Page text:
March 25, 2009

Fannie Mae Eases Credit To Aid Mortgage Lending - The New York Times

Fannie Mae Eases Credit To Aid Mortgage Lending - The New York Times:

Ah yes, the good old says of yesteryear...1999 to be exact.... when the Government persuaded Fannie Mae to get deeply into the subprime mortgage market. And the mortgage industry was cheering it on! "banks, thrift institutions and mortgage companies have been pressing Fannie Mae to help them make more loans to so-called subprime borrowers."

I think we can conclude with certainty that this was the beginning of the mess we now find ourselves in. Note the warning by Peter Wallison quoted in the story.

"In a move that could help increase home ownership rates among minorities and low-income consumers, the Fannie Mae Corporation is easing the credit requirements on loans that it will purchase from banks and other lenders.

The action, which will begin as a pilot program involving 24 banks in 15 markets -- including the New York metropolitan region -- will encourage those banks to extend home mortgages to individuals whose credit is generally not good enough to qualify for conventional loans. Fannie Mae officials say they hope to make it a nationwide program by next spring.

Fannie Mae, the nation's biggest underwriter of home mortgages, has been under increasing pressure from the Clinton Administration to expand mortgage loans among low and moderate income people and felt pressure from stock holders to maintain its phenomenal growth in profits.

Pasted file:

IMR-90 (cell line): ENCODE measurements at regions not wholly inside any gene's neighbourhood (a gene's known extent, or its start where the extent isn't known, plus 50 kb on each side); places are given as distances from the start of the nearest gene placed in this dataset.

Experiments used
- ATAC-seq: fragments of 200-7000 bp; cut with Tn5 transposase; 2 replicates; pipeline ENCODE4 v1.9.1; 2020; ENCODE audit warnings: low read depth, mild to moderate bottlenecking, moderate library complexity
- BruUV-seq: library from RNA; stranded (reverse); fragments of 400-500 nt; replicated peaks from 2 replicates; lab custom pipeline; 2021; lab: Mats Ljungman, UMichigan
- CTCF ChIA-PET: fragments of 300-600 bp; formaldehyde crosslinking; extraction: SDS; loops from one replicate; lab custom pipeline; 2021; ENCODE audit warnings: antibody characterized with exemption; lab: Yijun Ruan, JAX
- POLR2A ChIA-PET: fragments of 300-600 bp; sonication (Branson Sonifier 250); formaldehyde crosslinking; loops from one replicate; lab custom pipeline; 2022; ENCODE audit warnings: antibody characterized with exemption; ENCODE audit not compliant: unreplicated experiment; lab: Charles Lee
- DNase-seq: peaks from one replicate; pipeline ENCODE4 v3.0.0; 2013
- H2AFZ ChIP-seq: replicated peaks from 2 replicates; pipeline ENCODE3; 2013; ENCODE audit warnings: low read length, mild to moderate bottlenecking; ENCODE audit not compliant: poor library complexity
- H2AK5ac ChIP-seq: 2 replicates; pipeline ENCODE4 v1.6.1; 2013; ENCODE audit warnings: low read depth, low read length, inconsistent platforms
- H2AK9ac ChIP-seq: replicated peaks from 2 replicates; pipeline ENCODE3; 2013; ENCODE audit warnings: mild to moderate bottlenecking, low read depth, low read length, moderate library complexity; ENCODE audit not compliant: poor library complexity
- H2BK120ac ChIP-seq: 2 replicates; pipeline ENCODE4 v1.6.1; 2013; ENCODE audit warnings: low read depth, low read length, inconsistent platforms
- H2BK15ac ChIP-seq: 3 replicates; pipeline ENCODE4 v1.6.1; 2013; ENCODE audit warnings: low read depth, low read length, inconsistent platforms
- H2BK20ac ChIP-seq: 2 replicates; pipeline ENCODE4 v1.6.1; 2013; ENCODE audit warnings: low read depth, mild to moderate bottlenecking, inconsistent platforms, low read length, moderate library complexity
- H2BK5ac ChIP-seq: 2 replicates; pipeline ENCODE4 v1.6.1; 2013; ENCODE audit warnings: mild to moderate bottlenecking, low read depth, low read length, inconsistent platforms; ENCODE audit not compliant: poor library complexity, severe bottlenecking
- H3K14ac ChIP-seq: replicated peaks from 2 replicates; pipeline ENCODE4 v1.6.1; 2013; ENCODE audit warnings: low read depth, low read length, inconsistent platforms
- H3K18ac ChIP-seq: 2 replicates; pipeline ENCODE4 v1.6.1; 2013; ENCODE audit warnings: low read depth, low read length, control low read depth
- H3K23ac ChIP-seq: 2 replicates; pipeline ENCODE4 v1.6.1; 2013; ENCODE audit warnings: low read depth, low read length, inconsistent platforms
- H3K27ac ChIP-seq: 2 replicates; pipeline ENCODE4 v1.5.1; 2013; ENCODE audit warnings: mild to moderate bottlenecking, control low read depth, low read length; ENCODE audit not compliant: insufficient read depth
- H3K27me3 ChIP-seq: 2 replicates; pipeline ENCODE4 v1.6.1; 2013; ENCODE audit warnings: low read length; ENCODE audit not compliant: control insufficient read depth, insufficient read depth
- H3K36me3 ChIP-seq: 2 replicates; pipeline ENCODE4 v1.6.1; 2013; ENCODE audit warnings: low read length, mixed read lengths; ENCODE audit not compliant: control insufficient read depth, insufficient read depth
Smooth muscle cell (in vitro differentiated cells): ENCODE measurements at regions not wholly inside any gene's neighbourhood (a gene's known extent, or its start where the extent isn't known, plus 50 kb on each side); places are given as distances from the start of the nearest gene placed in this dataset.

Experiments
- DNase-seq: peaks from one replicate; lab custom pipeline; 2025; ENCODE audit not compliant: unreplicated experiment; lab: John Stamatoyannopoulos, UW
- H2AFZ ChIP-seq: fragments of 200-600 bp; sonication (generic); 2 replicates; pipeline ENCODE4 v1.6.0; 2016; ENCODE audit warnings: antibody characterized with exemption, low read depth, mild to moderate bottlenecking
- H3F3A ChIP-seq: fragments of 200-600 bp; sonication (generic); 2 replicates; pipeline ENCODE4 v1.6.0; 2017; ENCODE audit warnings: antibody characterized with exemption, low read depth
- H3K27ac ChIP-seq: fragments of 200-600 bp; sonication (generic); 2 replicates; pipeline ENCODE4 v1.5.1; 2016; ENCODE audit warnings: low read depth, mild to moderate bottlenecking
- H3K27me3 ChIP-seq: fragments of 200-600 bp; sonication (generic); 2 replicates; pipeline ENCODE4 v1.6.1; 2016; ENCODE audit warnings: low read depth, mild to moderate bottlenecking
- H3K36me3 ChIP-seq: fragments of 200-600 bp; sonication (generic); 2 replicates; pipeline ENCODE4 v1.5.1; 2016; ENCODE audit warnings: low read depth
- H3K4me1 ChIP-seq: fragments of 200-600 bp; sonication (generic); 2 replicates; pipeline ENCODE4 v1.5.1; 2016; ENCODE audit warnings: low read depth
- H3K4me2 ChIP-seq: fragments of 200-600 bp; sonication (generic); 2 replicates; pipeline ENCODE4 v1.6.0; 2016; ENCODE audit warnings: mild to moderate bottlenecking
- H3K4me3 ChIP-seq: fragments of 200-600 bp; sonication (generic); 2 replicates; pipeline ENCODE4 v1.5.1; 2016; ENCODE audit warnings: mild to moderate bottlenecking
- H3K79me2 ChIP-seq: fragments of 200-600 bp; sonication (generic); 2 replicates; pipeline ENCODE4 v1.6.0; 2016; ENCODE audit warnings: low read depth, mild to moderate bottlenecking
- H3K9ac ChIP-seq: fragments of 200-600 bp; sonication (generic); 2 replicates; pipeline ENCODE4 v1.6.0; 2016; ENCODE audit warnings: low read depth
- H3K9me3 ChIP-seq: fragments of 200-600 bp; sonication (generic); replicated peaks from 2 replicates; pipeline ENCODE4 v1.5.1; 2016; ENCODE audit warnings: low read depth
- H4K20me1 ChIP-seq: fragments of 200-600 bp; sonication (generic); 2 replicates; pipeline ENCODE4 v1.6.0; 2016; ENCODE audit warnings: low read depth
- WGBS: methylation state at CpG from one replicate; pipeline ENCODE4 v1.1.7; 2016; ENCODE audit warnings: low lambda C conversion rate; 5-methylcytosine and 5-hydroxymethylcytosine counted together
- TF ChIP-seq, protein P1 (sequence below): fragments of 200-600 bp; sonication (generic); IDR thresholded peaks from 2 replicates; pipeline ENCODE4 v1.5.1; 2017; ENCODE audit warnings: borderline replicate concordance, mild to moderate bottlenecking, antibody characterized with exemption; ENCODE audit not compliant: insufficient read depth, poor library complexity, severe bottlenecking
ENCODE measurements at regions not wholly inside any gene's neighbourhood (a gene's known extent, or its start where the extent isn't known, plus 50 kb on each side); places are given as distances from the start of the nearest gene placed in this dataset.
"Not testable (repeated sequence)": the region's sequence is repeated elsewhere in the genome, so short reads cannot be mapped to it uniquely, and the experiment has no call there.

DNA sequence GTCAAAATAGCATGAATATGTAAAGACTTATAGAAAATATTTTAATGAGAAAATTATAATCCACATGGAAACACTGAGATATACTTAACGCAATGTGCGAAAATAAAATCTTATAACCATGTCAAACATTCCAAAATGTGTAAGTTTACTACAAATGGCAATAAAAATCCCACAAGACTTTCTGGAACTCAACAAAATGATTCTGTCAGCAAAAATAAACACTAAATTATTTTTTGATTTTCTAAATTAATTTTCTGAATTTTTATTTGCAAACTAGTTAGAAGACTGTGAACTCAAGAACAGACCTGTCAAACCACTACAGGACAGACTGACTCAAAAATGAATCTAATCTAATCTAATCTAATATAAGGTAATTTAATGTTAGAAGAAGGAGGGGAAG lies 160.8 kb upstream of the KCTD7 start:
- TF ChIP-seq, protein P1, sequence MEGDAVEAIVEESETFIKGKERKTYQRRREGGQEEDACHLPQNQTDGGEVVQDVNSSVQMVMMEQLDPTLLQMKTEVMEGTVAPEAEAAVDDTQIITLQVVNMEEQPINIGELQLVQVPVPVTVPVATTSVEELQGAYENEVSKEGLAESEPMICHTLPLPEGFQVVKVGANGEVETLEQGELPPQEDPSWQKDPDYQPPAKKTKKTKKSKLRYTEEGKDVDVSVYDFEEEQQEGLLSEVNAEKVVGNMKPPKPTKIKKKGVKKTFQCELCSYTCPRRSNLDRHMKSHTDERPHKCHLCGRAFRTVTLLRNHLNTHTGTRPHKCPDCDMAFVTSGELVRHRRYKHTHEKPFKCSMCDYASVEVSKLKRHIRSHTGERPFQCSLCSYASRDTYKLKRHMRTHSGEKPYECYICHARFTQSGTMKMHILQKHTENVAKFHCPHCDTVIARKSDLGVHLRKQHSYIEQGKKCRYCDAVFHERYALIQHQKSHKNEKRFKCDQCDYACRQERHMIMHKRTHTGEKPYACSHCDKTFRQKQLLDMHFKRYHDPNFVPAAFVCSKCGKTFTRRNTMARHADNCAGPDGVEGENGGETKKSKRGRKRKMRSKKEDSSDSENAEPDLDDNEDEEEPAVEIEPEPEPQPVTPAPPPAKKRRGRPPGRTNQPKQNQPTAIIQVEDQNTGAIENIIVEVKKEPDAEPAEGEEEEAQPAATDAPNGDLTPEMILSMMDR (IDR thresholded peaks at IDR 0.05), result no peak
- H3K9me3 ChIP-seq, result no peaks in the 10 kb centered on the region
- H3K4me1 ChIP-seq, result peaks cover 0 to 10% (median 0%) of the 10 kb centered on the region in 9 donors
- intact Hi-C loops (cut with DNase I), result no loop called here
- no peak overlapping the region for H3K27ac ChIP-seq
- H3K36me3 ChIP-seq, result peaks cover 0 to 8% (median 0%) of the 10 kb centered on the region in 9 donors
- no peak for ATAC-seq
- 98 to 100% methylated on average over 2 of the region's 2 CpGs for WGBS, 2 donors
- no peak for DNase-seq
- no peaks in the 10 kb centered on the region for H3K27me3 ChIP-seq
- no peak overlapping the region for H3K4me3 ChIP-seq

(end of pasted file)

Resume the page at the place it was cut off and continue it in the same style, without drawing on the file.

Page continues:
In addition, banks, thrift institutions and mortgage companies have been pressing Fannie Mae to help them make more loans to so-called subprime borrowers. These borrowers whose incomes, credit ratings and savings are not good enough to qualify for conventional loans, can only get loans from finance companies that charge much higher interest rates -- anywhere from three to four percentage points higher than conventional loans."

"...In moving, even tentatively, into this new area of lending, Fannie Mae is taking on significantly more risk, which may not pose any difficulties during flush economic times. But the government-subsidized corporation may run into trouble in an economic downturn, prompting a government rescue similar to that of the savings and loan industry in the 1980's."

''From the perspective of many people, including me, this is another thrift industry growing up around us,'' said Peter Wallison a resident fellow at the American Enterprise Institute. ''If they fail, the government will have to step up and bail them out the way it stepped up and bailed out the thrift industry.''

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